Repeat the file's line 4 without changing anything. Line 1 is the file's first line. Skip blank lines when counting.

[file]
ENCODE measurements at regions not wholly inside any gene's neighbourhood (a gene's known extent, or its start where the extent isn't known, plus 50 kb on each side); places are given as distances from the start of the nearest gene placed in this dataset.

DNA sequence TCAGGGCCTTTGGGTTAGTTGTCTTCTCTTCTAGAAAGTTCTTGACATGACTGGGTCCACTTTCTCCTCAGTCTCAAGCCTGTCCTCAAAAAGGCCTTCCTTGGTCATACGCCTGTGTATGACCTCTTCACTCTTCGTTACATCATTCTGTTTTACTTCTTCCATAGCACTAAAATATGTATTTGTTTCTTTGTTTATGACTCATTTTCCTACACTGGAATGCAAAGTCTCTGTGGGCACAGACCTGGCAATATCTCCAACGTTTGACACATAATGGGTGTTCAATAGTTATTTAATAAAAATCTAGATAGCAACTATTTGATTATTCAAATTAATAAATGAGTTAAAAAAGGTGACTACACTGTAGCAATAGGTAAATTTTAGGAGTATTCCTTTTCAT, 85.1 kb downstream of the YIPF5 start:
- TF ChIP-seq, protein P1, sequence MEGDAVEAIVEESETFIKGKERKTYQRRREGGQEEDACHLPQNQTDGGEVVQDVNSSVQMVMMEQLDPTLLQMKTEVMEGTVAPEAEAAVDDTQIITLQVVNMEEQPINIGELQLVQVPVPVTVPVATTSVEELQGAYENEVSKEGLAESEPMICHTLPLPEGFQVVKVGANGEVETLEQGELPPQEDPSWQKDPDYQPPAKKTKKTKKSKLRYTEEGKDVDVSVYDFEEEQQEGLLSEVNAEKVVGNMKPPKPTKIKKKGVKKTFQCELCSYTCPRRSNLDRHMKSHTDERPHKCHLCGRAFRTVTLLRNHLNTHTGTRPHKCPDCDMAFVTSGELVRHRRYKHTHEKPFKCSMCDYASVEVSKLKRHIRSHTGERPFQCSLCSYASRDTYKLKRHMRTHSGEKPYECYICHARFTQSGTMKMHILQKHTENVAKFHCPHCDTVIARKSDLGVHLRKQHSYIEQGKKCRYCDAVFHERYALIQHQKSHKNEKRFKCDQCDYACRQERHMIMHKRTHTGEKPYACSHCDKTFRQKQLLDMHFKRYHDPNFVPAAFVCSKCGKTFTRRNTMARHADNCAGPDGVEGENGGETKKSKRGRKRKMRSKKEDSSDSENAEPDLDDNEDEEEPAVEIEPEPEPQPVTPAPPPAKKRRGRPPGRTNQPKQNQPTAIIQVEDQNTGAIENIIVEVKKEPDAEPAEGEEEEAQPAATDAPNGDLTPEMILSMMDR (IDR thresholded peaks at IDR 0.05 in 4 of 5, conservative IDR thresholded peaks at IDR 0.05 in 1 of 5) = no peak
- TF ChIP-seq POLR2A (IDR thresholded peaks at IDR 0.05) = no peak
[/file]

- TF ChIP-seq POLR2A (IDR thresholded peaks at IDR 0.05) = no peak